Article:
Sellers were pulling their properties off the market in fear of losing their safe haven, and buyers were unsure if it was the time to put down money on a new home in fear of it not being the right time to invest. No one knew what a global pandemic would mean for the world, or for the economy. Such hesitancy about the market is understandable, yet the irony is that after closely examining housing market trends, we’ve quickly seen how incredibly impactful a pandemic truly can be to the market.

Some businesses have unfortunately plummeted, but this is not the case in the real estate market. Granted, in the spring, when most states were under a forced quarantine, and open houses were banned, not many homes were going under contract. However, in May, after a steady decline, pending home sales shot up 44.3%—the highest month-over-month jump since 2001. Many real estate experts and sellers have seen that now is the optimal time in years, to put their homes up for sale.

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If you already own an investment property for at least 24 months and rent the property at fair market rent for 14 or more days and personal use is not greater than 14 days or 10 Percent of the time it is rented; you should know about the option of a 1031 tax-deferred exchange. Basically, 1031 exchange is a procedure that allows the owner of investment property to sell it and buy property while deferring capital gains tax. The U.S. Internal Revenue Code allows you to avoid paying capital gains taxes when you sell an investment property and reinvest the proceeds from the sale within certain time limits in a property or properties of like kind and equal or greater value. So, what’s the benefit of carrying out a 1031 exchange rather than just selling one property and purchasing another? Tax deferral. A 1031 exchange allows you to defer capital gains tax, thus freeing more capital for investment in the replacement property.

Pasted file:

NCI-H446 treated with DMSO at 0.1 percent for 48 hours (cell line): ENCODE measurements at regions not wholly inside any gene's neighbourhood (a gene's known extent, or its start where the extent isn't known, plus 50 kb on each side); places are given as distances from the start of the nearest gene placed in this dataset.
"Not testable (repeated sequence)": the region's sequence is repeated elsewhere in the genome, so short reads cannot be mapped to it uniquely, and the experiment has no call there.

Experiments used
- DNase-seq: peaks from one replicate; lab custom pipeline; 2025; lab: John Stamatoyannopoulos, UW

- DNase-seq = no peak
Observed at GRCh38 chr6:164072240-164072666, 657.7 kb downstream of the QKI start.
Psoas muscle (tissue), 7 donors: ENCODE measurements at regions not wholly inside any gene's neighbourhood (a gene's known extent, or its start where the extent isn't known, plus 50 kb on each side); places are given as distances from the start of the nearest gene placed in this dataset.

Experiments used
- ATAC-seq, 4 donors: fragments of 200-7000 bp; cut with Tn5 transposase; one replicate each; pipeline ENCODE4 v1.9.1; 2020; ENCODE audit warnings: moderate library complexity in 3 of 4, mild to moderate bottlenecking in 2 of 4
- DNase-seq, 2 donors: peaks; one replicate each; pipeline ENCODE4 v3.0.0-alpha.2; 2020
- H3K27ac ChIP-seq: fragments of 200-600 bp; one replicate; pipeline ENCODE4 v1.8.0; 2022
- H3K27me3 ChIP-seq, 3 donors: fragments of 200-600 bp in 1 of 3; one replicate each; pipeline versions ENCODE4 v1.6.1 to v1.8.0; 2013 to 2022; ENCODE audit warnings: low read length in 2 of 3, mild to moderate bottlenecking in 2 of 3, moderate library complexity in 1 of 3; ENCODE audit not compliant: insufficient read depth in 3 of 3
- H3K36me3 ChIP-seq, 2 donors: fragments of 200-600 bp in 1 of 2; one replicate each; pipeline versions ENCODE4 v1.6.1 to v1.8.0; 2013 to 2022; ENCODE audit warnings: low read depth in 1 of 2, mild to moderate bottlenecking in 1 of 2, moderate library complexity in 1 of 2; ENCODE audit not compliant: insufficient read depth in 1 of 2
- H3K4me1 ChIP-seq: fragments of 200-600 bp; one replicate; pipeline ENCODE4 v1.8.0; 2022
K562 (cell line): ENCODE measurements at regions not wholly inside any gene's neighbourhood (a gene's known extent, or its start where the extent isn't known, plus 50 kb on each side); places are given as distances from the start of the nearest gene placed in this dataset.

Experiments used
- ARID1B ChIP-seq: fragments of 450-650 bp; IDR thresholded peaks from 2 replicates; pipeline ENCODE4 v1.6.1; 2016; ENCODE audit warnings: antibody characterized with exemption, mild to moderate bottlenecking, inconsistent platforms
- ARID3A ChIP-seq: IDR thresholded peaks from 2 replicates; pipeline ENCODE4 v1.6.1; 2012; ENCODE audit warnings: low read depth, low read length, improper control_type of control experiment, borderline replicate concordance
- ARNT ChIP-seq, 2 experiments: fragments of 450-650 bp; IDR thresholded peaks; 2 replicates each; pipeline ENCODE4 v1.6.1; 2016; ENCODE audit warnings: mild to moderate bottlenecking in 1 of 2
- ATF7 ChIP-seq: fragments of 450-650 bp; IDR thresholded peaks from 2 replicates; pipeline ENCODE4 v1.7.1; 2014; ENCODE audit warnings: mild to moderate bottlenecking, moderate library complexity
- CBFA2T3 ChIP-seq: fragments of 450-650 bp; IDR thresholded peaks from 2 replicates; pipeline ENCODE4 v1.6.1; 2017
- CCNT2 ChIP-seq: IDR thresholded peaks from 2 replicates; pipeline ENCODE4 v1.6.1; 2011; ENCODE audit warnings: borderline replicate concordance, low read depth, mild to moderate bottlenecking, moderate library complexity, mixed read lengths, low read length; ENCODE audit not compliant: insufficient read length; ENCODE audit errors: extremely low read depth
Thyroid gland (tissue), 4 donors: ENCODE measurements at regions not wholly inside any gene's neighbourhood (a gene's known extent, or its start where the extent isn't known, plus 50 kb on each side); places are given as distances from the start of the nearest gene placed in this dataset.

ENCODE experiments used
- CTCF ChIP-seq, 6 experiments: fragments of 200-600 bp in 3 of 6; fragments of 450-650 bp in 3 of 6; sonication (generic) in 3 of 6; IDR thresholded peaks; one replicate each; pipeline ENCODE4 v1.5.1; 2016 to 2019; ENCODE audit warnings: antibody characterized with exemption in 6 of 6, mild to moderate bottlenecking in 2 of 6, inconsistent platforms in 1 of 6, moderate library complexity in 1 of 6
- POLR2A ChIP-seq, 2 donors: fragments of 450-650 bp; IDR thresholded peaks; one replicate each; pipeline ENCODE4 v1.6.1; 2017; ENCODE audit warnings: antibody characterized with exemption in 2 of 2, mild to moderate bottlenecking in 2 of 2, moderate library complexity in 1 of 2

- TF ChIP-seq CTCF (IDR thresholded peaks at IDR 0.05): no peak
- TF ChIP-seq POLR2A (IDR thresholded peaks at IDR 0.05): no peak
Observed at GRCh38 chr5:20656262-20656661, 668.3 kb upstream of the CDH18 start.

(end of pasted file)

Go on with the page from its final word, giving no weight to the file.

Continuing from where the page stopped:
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Here are some tips when considering a 1031 exchange in today’s housing market:

1.      Sign exchange documents before you close- by doing this, you can take what would otherwise be a sale followed by purchase and turn it into an exchange.

2.      Think about who will acquire the replacement property- the same taxpayer who sells the relinquished property must buy the replacement property.

3.      Buy enough replacement property to defer all of the gain-you must acquire replacement property that is equal or greater in value than the relinquished property and you must invest all of your net equity from the sale into the purchase.

4.      Think about expenses- some expenses such as brokerage commissions, escrow fees, exchange fees, and transfer taxes can be paid with the exchange proceeds that will not cause the deal to be partially taxable.

5.      Think about safety- when you do an exchange, your funds are held by the intermediary until you use them to acquire replacement property, so knowing how those funds are held is important before you start your exchange.




Once you understand these points and can decide if this is the best route for you, it’s important to find the right realtor to help you navigate this process. Contact me today to learn more!